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Peter Menzies: Canada’s proposed speech and media bills are a buffet of bad ideas


Already famous for cracking down on dissent, Canada is poised to become a global leader in restricting online speech and meddling with news media.

Prime Minister Justin Trudeau’s government gained fame this winter when protestors opposed to COVID-19 restrictions took over the streets of the nation’s capital. Ottawa police were unable to cope with what became an entrenched, irritating, noisy but largely peaceful protest involving a great many big rig trucks. And lots of honking. In response, the Trudeau government used the Emergencies ActWith the Emergencies Act invoked, we wait to see how the sledgehammer hits the peanut—giving it powers designed for wartime—to disperse the protestors.“Trudeau named Justice Paul S. Rouleau to lead the Public Order Emergency Commission, which will ‘examine the circumstances that led to the declaration being issued and the measures taken in response to the emergency.'” Assertions of a seditious white-supremacist-led insurrection have to date proven unfounded, no weapons were found, and the government is still struggling to explain why it had to take such drastic action.

Unrepentant and undeterred, Trudeau and his Heritage Minister, Pablo Rodriguez, are moving forward with a buffet of speech and media legislation.

The Online Streaming Act places the internet under the authority of the Broadcasting Act and Canadian Radio-television and Telecommunications Commission (CRTC), which is best known for enforcing mandated levels of Canadian content (Cancon) and ensuring that which it governs is “of good standard.”“On February 2, 2022, the Government of Canada introduced the Online Streaming Act to update the Broadcasting Act for today’s digital world. The legislation clarifies that online streaming services fall under the Broadcasting Act and ensures that the CRTC has the proper tools to put in place a modern and flexible regulatory framework for broadcasting. These tools include the ability to make rules, gather information, and assign penalties for non-compliance.” Rodriguez says the aim is to make streaming companies such as Netflix, Disney Plus, Pornhub, and Amazon Prime pay into funds used to make Canadian films and television programs. But the legislation gives the CRTC powers far more sweeping than those that are necessary to achieve those relatively straightforward goals. The regulator will not only get money for the funds, but it will also be expected to force YouTube et al. to give priority to approved content as well as governing TikTok, podcasts, and social media posts. The impact on consumer freedom, preferred speech, online creators, and what has been a flourishing film and television sector fuelled by foreign investment is expected to be significant.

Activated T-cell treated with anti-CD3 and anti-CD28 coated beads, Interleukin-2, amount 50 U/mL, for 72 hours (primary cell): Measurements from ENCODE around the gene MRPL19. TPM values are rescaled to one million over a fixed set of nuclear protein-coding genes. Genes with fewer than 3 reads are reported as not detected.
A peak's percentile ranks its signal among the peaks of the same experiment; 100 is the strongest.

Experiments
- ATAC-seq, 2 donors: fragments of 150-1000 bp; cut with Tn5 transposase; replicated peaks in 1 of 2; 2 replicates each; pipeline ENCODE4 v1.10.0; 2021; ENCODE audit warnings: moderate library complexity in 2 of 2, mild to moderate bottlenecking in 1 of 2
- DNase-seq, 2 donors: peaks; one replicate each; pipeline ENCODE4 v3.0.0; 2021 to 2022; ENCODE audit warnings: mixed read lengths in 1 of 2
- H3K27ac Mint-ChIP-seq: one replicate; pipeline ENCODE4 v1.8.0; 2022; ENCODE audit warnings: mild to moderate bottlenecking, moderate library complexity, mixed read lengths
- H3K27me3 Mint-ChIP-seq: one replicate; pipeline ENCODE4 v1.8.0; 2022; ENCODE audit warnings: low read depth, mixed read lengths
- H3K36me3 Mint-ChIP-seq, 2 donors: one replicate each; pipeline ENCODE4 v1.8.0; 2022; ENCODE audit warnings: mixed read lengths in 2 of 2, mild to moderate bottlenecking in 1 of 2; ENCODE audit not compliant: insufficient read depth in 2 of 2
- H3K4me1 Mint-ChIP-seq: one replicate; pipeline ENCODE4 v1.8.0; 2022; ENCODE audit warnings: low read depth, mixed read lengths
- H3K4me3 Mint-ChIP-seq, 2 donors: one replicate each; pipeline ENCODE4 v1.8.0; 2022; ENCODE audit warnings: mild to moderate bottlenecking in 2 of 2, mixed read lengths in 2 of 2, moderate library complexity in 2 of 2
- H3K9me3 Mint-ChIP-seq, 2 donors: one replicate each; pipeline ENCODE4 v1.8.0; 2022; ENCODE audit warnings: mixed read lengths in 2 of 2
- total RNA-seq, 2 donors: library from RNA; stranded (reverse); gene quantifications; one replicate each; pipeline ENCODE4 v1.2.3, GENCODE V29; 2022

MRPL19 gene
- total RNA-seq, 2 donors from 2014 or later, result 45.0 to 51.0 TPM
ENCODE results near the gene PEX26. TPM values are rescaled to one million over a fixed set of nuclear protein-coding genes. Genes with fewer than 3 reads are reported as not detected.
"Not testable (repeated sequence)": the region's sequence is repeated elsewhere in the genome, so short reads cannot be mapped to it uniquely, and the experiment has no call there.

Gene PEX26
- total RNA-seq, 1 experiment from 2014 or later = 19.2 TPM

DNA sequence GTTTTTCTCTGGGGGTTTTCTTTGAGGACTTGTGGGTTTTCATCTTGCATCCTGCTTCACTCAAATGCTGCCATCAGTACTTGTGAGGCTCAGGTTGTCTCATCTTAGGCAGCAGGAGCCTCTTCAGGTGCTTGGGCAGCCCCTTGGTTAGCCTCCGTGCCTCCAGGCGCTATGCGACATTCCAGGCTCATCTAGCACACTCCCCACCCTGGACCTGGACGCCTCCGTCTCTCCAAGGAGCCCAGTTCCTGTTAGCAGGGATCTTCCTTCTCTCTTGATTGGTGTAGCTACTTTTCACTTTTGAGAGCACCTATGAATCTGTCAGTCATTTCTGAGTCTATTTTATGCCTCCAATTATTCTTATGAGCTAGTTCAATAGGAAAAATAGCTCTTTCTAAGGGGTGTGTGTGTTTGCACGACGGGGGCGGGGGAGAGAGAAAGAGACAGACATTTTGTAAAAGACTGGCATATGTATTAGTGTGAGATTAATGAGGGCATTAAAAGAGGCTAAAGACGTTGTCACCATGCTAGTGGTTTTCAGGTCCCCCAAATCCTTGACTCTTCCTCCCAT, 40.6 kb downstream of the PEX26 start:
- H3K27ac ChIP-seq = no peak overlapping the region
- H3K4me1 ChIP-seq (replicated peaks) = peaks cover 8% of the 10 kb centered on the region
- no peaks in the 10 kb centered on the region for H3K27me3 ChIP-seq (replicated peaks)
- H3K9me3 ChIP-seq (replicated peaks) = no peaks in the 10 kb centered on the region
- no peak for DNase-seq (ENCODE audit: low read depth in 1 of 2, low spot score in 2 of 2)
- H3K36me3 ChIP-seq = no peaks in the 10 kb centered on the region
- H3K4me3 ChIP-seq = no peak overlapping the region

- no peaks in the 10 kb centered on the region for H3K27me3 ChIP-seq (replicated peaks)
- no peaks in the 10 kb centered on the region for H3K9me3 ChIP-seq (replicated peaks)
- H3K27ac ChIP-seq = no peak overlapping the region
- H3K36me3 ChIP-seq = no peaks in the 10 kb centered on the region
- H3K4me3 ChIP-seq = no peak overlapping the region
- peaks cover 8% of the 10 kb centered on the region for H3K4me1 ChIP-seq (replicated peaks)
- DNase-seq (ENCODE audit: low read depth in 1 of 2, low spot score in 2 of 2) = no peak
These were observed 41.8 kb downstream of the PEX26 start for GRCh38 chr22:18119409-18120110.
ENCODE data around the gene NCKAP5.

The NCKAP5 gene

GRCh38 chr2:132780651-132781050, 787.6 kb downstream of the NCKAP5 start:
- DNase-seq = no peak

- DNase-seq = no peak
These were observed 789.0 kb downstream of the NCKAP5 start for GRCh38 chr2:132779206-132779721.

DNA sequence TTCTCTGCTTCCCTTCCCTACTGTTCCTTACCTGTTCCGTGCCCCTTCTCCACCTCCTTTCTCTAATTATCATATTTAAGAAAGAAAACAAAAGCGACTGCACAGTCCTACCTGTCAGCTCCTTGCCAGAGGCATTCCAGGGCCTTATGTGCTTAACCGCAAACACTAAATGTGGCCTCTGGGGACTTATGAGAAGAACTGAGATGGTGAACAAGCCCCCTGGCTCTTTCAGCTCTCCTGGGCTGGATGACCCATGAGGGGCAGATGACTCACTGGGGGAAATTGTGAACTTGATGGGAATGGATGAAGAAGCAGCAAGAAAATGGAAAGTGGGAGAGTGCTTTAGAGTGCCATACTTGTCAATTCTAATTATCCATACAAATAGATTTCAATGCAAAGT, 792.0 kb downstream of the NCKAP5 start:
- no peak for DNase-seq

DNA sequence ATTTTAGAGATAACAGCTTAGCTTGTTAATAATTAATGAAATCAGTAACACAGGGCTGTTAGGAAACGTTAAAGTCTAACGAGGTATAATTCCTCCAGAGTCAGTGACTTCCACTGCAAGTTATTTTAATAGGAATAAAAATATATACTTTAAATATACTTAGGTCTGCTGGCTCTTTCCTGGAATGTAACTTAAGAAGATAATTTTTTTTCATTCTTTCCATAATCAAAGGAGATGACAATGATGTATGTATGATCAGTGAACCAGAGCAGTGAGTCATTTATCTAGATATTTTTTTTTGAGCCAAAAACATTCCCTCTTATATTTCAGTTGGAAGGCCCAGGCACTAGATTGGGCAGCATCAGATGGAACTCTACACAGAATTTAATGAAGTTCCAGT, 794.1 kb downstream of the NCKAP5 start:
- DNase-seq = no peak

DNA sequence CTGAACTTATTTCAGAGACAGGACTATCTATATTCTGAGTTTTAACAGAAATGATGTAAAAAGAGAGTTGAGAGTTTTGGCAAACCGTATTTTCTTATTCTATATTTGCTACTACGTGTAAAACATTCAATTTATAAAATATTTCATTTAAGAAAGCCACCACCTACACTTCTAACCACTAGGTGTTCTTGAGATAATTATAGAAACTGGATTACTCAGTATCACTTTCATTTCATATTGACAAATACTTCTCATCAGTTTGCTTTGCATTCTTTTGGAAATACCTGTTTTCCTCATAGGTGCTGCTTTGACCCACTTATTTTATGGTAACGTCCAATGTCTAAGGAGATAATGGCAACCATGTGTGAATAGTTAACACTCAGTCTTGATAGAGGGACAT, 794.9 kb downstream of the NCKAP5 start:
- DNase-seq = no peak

Next up is the Online News Act, which forces American companies such as Facebook, Google, LinkedIn, etc to make payments to Canada’s struggling news industry, which insists it should be compensated for the value its posts add to social media.“Today, the Minister of Canadian Heritage, Pablo Rodriguez, introduced Bill C-18, the Online News Act, which would establish a new legislative and regulatory framework to ensure fairness in the Canadian digital news marketplace and for independent local news businesses, including rural and remote news organizations, by ensuring that news media and journalists receive fair compensation for their work.” Facebook and the others believe the value they provide to news organizations (free access to billions of eyeballs) is much greater than any they receive but, regardless, Trudeau’s government is anxious to send revenue the publishers’ way. In doing so, it has again gone over the top. Despite the fact the Supreme Court of Canada has ruled that hyperlinks do not have a commercial value, Bill C-18 nevertheless insists that they do—something no other country has done.